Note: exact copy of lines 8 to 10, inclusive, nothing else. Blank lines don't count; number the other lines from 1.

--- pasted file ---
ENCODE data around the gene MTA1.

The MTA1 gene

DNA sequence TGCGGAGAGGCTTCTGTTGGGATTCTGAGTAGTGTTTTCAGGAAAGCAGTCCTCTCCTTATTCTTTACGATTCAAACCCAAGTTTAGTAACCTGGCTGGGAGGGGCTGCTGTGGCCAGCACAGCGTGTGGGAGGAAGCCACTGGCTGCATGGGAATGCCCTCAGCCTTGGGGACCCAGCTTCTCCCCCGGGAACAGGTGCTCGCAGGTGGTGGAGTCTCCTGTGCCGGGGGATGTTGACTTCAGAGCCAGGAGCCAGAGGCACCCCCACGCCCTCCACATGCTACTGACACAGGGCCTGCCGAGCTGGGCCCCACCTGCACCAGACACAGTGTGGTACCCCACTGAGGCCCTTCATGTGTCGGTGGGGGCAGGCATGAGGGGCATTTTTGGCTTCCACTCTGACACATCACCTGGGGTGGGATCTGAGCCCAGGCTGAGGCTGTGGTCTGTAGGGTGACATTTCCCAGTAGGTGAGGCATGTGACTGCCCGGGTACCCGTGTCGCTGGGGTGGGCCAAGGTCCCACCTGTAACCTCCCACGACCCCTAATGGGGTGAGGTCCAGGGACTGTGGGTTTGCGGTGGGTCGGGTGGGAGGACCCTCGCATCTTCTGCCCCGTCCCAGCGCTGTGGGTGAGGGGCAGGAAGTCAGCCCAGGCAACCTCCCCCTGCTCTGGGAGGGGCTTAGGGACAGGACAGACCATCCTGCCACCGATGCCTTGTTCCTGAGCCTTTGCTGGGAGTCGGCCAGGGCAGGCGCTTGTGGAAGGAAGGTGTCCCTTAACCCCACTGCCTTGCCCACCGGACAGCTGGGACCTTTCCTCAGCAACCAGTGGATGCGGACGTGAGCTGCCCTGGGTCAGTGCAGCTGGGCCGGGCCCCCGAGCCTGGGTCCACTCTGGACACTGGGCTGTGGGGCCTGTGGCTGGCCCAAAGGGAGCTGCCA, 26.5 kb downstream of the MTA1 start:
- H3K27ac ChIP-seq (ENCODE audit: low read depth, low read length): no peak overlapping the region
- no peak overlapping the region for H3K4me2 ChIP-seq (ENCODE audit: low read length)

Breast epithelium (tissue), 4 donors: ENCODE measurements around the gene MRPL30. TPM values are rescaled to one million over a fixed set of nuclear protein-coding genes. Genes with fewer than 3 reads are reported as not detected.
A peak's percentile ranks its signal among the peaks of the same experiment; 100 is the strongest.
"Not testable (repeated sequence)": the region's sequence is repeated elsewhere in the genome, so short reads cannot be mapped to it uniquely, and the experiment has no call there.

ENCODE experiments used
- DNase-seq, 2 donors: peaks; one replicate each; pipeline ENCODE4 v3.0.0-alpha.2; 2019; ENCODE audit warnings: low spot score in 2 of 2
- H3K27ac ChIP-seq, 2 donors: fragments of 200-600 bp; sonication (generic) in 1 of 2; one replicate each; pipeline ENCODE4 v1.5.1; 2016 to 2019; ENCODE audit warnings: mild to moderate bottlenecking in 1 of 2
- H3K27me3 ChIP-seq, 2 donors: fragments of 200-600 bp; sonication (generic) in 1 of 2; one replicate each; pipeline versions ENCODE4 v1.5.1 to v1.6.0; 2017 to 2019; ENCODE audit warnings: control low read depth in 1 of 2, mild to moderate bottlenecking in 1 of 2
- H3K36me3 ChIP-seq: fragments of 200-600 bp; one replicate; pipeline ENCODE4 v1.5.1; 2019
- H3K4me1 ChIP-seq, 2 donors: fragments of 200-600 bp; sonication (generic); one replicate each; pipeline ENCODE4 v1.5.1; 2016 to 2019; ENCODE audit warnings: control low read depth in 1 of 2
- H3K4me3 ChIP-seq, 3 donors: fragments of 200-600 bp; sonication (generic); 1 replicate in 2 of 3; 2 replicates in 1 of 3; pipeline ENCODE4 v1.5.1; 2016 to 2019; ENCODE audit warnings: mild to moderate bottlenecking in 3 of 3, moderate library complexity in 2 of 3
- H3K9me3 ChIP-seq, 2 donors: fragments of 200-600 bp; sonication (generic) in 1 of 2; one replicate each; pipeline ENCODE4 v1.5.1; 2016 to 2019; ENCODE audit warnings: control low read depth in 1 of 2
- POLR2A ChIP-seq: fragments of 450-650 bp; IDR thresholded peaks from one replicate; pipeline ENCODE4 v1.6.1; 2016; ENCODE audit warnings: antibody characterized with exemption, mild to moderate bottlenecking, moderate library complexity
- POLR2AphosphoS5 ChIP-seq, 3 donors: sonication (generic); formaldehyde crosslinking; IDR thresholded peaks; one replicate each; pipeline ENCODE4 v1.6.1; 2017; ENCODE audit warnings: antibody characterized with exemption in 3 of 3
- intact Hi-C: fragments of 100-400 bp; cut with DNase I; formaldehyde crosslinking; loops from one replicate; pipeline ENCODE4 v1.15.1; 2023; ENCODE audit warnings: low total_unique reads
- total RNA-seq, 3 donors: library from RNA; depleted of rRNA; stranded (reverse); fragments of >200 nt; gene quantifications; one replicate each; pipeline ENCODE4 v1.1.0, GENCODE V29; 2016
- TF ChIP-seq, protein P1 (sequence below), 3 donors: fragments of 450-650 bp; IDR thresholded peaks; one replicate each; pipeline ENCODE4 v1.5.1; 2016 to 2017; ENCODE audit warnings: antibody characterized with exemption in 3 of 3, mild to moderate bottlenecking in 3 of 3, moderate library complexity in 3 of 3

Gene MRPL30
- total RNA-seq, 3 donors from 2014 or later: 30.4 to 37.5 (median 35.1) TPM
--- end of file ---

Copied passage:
"Not testable (repeated sequence)": the region's sequence is repeated elsewhere in the genome, so short reads cannot be mapped to it uniquely, and the experiment has no call there.

ENCODE experiments used
- DNase-seq, 2 donors: peaks; one replicate each; pipeline ENCODE4 v3.0.0-alpha.2; 2019; ENCODE audit warnings: low spot score in 2 of 2